I don’t publish anonymous contributions in themail; themail is intended as an open forum for people to express their opinions on a wide variety of issues that relate to life in the District of Columbia, but I want people to take responsibility for their opinions, and advocate them openly. However, I’m making a one-time exception in this issue for the first item, below, and I’d like to explain why.

A week ago, someone wrote to themail questioning why I’ve criticized Vincent Gray recently, essentially suggesting that I should give Gray a honeymoon period, or at least wait until he’s installed in the mayor’s office before criticizing the things he does. Since I ask people not only to identify themselves but also to reveal their connections to and interest in the subjects they write about, and since this person was heavily involved in the Gray campaign, I asked him to include a reference to this connection in his message. He declined, and asked instead that I not publish his message. But the answer to his question is that I’ve criticized Gray because several — many — people from Gray’s campaign have approached Dorothy and me with their own stories about being mistreated in the aftermath of the campaign and during the transition. They uniformly have said that they could not make their stories public because they feared retaliation. These stories of threats and retaliation, of punishment if they’re seen even talking to Dorothy, have been so consistent that the information in the anonymous E-mail we were sent seems reliable. After Adrian Fenty was elected in 2006, there were stories of how he had discarded and disrespected his campaign volunteers. In 2010, Fenty couldn’t assemble a group of campaign volunteers again, and he had to pay almost everyone who worked in his campaign. If Gray is making the same mistake now, then this is the time to write about it.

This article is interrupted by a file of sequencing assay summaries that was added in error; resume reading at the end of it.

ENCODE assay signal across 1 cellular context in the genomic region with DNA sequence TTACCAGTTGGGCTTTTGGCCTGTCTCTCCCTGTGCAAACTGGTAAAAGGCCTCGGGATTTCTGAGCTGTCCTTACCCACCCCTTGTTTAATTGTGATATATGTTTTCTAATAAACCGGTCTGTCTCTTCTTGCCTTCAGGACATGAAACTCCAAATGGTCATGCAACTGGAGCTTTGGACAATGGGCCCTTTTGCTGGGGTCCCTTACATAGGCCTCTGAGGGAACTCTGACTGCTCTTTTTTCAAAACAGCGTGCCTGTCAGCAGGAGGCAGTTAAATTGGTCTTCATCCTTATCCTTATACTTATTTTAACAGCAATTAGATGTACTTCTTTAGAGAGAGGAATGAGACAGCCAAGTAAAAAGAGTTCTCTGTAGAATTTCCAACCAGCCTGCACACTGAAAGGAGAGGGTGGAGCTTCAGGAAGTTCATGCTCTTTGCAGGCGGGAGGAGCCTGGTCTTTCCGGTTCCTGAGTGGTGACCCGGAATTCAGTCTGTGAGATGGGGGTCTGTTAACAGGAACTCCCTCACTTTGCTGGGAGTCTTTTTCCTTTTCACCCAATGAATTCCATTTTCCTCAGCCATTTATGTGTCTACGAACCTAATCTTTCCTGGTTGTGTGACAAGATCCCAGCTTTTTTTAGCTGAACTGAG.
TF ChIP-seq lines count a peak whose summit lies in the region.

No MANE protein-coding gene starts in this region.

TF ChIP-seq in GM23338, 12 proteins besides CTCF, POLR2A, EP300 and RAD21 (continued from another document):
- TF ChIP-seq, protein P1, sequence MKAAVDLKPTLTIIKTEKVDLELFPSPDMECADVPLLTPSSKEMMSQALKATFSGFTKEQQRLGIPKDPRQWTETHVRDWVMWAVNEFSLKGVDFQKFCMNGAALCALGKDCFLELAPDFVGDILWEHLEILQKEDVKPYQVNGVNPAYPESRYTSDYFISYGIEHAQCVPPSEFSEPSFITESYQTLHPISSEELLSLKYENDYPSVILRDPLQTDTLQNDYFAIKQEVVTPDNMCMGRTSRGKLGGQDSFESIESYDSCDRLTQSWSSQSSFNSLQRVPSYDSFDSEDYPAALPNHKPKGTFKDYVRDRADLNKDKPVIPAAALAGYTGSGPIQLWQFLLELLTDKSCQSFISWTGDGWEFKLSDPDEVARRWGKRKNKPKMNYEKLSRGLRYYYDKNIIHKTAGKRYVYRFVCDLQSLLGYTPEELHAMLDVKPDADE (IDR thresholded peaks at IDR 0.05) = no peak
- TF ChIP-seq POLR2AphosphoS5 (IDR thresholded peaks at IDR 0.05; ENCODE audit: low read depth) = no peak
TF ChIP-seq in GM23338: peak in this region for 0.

Jim McElhatton’s story on Lorraine Green in today’s Washington Times is relevant to this item:

Gary Imhoff


Lorraine Green

I’m writing on behalf of the Gray campaign supporters; we have been egregiously mistreated by the Transition Chair, Lorraine Green. We worked tirelessly for Vince Gray’s success. Ms. Green’s very negative and disrespectful attitude toward the Gray supporters who worked for free is insulting, to say the least. We are not name calling; we are trying our level best to express ourselves about a very serious matter. For this Transition Team to disrespect District voters and volunteers in this fashion does not speak well for how Vince Gray will run this city, nor does it speak to the campaign theme he won victory with: his differences from Fenty.